We review a district court's denial of a motion for judgment de novo. Frazell v. Flanigan, 102 F.3d 877, 882 (7th Cir.1996); Emmel v. Coca-Cola Bottling Co. of Chicago, 95 F.3d 627, 629 (7th Cir.1996). In determining whether the trial evidence is sufficient to support the jury's verdict, we view the evidence in the light most favorable to, and resolve all conflicts in the evidence in favor of, the prevailing party. Frazell, 102 F.3d at 882; Emmel, 95 F.3d at 629. Ultimately, for a loser to win on appeal, we must decide that no rational jury could have found for the prevailing party. Emmel, 95 F.3d at 630.
When a government employee challenges an employment decision on First Amendment grounds, the employee bears the burden of showing by a preponderance of the evidence that the constitutionally protected activity was a motivating factor in that employment decision. See Mt. Healthy City Sch. Dist. Bd. of Educ. v. Doyle, 429 U.S. 274, 287 (1977); Gooden v. Neal, 17 F.3d 925, 928 (7th Cir.), cert. denied, 115 S.Ct. 73 (1994). If the employee does this, the burden shifts to the employer to show by a preponderance of the evidence that the same decision would have been reached in the absence of the employee's protected activity. Mt. Healthy, 429 U.S. at 287; Gooden, 17 F.3d at 928. Whether the employer would have made the same employment decision absent the protected activity is a question of fact for the jury to decide. Gooden, 17 F.3d at 929; Perry v. Larsen, 794 F.2d 279, 283 (7th Cir.1986).
Wilhite contends that Andis presented no evidence that he would have suspended her absent her participation in the 1988 lawsuit and, therefore, that no rational jury could have returned a verdict in his favor. This position is not tenable because, as the district court correctly stated, it is not true. Andis testified that he did not consider Wilhite's participation in the 1988 lawsuit when deciding the appropriate action to take in response to the medication error. Further, he told the jury about the factors he did consider. This certainly constitutes sufficient evidence for a rational jury to find in favor of Andis. Wilhite's claim on this appeal is utterly without merit.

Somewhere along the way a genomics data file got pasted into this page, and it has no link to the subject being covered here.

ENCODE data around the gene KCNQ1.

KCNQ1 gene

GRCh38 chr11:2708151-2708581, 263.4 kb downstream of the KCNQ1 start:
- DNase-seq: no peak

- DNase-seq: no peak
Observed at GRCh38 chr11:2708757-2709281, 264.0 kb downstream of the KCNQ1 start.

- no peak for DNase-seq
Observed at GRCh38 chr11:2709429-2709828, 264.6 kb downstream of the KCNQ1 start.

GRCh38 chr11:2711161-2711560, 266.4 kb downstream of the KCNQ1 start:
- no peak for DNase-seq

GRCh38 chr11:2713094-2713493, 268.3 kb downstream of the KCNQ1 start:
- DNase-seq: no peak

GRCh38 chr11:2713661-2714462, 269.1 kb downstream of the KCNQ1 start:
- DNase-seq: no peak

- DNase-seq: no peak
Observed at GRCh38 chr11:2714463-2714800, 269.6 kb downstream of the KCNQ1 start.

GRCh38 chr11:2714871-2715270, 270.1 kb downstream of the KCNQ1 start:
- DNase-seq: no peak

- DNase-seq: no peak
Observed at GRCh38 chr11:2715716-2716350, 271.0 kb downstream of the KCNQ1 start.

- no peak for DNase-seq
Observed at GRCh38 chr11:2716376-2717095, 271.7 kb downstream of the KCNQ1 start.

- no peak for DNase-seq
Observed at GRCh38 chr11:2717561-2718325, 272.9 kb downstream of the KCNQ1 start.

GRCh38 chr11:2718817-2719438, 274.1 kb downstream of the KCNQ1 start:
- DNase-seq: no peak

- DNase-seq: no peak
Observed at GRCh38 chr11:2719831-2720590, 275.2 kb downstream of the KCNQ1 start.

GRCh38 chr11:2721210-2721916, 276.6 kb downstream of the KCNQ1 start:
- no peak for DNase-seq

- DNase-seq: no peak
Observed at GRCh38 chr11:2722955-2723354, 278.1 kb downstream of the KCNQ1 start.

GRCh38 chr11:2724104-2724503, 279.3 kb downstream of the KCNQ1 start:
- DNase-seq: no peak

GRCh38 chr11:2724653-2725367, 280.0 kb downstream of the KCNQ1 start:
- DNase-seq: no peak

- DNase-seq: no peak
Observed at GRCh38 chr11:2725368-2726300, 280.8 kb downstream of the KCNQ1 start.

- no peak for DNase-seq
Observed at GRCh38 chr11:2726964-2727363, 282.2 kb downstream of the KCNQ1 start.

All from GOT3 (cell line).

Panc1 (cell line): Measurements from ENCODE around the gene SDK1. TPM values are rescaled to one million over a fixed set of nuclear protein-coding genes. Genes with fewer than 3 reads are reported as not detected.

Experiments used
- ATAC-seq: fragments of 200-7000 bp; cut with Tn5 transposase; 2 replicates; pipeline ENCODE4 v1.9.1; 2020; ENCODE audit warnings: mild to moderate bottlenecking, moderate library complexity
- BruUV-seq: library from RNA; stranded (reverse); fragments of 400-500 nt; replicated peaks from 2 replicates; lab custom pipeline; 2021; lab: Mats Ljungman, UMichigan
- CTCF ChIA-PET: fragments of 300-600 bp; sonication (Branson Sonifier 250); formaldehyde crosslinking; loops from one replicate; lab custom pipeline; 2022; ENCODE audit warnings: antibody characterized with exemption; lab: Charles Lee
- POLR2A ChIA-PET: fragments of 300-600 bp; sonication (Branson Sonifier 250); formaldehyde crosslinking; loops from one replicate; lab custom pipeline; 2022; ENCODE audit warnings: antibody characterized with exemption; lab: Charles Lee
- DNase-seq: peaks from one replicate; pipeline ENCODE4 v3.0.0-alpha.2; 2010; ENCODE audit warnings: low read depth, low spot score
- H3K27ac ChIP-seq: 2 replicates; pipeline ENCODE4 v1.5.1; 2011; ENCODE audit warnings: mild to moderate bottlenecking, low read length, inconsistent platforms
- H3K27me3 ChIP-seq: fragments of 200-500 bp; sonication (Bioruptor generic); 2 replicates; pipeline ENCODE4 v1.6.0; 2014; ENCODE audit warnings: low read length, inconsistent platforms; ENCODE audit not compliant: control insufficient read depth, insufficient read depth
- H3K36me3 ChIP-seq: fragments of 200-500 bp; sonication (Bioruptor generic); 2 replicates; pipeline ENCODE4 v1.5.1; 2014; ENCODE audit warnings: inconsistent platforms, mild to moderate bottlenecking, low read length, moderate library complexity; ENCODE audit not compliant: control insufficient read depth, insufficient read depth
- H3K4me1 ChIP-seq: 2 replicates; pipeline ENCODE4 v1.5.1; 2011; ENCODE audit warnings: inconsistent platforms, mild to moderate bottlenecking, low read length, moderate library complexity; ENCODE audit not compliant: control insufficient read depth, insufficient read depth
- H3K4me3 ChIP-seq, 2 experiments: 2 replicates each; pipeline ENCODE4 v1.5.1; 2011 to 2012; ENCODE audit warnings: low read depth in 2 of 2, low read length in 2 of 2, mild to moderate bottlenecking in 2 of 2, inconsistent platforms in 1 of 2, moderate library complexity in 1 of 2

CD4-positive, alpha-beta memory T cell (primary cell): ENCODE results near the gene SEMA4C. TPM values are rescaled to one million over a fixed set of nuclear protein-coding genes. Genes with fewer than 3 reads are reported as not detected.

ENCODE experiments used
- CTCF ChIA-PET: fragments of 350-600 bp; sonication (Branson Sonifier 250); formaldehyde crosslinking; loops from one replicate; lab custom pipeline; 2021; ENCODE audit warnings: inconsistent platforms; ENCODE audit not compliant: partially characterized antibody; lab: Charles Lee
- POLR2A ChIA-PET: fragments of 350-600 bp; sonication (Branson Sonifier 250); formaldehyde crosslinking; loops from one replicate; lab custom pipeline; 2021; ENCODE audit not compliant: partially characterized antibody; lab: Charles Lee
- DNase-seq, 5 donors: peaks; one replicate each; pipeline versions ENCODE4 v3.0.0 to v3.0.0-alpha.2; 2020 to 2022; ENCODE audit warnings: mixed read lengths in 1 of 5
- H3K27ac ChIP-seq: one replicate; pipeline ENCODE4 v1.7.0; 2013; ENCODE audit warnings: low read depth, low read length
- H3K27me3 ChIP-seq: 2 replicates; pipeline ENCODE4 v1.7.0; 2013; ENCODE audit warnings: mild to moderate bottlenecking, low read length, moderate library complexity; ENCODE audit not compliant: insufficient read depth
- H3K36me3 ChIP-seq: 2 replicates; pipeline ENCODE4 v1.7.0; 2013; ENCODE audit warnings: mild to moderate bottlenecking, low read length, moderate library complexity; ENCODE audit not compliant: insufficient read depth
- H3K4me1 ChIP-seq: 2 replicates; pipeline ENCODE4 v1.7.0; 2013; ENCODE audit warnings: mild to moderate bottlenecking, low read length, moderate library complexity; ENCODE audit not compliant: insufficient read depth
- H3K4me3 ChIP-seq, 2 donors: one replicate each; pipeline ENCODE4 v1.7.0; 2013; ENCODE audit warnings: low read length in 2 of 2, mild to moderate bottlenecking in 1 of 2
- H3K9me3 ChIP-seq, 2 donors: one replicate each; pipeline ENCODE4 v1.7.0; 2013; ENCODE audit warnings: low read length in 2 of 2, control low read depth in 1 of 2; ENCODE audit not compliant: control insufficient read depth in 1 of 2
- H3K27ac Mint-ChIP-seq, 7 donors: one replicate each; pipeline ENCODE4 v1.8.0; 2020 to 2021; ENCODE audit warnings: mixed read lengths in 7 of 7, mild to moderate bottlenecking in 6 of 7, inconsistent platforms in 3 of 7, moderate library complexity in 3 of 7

Wilhite also attacks the district court's denial of her motion for a new trial. We review a district court's decision denying a new trial for a clear abuse of discretion. Latino v. Kaizer, 58 F.3d 310, 314 (7th Cir.1995); Thomas v. United States, 41 F.3d 1109, 1120 (7th Cir.1994). A new trial is proper only if the jury verdict is against the weight of the evidence. Thomas v. United States, 41 F.3d 1109, 1120 (7th Cir.1994). However, "[this court] will not set aside the jury's verdict if there is a reasonable basis in the record which supports that verdict." Thomas, 41 F.3d at 1120 (quoting Allison v. Ticor Title Ins. Co., 979 F.2d 1187, 1196 (7th Cir.1992) (citations omitted)).
Here, Wilhite argues that she presented such persuasive and overwhelming evidence that Andis considered her constitutionally protected speech that no rational jury could possibly have found in his favor. In support of this assertion, Wilhite points to the evidence that no other nurse was formally sanctioned for medication errors (and no other nurse was involved in the 1988 lawsuit), that Andis had the option of not disciplining her, that Wilhite was a good and well-respected nurse, and that Andis believed the 1988 lawsuit had a devastating effect on EPCC. However, we do not weigh evidence or make credibility determinations. Those are tasks assigned to the jury, and the jury's decision on these matters will not be second-guessed. Thomas, 41 F.3d at 1121 ("We will not go back now and question [the jury's] credibility determination and apportionment of prevailing weight where sufficient evidence exists to support [the jury's] conclusions."). The jury obviously believed Andis, and that's the end of the case.
The judgment below is AFFIRMED.